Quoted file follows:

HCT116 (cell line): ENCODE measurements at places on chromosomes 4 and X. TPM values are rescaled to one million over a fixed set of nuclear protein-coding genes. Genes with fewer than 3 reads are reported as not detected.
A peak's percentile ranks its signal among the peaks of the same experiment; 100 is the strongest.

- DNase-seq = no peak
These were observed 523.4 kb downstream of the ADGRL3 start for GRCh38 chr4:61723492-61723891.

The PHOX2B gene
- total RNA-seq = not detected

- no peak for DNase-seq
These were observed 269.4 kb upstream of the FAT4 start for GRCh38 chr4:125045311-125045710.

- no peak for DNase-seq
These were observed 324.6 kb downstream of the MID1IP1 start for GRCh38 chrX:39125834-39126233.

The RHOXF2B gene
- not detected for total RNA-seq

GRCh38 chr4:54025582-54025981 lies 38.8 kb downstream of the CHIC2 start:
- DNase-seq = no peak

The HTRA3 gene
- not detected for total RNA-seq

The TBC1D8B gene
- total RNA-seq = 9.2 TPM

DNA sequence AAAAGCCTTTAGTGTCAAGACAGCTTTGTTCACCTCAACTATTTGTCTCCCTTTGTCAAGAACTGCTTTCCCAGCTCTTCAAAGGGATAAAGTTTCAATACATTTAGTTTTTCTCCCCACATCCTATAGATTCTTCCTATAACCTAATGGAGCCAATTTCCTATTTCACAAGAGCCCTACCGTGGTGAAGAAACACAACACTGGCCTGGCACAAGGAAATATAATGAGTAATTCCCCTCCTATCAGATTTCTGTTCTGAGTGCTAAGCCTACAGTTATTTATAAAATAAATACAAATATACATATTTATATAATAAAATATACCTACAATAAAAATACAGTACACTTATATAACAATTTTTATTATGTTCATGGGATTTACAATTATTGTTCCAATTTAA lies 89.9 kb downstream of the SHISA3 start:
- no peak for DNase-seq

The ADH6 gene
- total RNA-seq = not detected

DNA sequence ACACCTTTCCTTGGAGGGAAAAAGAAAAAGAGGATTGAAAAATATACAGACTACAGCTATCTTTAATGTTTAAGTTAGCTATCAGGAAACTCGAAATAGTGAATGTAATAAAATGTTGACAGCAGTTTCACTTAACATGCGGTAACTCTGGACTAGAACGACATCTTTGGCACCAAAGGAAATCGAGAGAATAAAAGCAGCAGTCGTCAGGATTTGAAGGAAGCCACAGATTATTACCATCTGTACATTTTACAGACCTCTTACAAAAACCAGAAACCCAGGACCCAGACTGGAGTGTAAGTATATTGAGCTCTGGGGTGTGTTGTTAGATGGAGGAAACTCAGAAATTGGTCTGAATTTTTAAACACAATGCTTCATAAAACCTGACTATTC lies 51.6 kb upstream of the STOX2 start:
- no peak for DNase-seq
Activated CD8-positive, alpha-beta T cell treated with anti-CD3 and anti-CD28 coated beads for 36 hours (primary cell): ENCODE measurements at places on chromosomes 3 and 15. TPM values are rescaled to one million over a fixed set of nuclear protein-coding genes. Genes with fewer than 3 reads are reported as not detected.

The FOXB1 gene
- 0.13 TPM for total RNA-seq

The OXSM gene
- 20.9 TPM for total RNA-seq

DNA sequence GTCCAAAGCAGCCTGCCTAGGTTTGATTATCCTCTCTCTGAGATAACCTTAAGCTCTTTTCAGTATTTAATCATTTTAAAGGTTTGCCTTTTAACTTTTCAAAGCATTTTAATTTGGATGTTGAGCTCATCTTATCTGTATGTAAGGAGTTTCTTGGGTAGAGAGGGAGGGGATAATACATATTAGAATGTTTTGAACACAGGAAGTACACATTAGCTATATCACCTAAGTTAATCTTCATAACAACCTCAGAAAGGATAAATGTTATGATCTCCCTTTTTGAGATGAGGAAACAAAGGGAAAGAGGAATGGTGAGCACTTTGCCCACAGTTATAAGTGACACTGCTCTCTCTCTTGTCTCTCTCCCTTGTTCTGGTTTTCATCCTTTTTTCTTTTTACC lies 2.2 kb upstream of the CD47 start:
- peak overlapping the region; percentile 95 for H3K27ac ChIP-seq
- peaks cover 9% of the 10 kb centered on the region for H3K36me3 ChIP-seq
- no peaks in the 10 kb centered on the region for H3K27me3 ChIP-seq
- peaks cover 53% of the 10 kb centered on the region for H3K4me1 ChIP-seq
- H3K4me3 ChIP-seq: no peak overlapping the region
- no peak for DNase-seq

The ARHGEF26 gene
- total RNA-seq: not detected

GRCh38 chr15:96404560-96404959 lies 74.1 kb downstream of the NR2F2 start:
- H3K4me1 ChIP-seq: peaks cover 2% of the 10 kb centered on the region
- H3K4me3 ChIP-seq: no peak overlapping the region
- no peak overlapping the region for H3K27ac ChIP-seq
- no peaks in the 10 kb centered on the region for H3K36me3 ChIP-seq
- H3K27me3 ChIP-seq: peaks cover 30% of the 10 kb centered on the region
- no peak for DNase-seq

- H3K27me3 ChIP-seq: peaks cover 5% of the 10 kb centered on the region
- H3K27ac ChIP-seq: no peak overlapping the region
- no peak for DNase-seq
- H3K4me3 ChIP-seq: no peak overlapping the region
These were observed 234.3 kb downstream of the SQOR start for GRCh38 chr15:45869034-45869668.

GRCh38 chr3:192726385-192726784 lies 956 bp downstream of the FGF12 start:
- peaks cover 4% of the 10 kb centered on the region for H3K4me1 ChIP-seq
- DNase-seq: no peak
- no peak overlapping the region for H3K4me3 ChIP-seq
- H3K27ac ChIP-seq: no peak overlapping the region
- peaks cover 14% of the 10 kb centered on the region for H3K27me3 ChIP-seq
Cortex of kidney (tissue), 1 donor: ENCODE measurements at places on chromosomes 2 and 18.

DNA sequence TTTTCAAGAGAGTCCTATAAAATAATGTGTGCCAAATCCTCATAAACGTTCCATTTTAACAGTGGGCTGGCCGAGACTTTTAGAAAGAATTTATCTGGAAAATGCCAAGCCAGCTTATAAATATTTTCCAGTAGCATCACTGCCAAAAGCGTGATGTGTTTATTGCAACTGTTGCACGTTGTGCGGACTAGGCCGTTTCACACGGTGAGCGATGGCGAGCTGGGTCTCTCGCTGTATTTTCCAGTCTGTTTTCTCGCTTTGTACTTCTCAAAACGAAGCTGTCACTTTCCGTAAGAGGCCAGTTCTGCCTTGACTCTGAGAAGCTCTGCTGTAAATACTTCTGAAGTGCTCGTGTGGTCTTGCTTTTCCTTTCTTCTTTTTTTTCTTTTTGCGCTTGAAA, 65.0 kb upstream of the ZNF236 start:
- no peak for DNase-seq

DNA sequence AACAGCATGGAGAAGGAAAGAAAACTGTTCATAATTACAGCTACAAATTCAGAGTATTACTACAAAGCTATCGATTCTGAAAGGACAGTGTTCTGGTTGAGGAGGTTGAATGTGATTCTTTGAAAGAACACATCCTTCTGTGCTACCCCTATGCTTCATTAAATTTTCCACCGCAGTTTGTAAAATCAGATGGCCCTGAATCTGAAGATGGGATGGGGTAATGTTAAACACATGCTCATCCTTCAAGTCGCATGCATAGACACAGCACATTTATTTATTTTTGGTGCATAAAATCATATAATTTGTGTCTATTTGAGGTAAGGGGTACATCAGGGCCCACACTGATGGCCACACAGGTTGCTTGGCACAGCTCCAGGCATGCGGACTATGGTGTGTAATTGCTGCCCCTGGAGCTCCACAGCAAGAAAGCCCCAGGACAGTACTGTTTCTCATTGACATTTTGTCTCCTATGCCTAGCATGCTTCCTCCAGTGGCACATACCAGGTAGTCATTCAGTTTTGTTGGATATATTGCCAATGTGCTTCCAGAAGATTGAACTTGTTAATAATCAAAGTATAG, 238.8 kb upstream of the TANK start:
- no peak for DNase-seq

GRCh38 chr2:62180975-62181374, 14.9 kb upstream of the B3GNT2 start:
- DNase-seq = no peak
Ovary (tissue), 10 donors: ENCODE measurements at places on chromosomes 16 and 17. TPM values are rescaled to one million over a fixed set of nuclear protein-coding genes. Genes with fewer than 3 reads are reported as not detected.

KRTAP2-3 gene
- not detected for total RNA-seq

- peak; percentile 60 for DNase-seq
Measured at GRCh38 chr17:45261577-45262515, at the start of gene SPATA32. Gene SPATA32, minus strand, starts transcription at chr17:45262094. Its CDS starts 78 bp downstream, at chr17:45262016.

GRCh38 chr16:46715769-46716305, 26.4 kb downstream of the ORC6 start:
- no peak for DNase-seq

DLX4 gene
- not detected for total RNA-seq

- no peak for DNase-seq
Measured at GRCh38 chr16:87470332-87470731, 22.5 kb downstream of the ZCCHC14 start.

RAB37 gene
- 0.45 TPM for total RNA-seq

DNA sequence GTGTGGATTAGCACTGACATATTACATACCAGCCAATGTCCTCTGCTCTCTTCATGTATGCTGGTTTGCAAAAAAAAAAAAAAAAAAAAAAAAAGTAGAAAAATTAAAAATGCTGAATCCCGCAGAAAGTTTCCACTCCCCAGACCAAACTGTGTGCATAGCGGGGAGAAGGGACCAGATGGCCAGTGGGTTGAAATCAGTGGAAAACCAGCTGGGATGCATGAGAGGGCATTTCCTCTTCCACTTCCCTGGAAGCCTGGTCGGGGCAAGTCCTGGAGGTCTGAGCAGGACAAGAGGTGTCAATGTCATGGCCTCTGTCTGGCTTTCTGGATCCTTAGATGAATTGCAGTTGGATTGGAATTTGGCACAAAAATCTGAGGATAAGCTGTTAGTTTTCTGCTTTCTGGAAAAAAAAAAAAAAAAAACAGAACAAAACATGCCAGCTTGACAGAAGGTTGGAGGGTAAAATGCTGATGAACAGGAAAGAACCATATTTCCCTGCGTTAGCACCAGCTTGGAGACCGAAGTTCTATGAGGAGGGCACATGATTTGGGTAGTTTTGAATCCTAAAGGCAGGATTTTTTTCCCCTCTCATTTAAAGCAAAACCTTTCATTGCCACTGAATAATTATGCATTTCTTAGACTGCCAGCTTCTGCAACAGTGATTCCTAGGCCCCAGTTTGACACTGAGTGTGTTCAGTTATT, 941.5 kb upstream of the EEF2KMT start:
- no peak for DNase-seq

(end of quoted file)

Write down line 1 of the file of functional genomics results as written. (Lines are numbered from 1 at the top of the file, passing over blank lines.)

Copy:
HCT116 (cell line): ENCODE measurements at places on chromosomes 4 and X. TPM values are rescaled to one million over a fixed set of nuclear protein-coding genes. Genes with fewer than 3 reads are reported as not detected.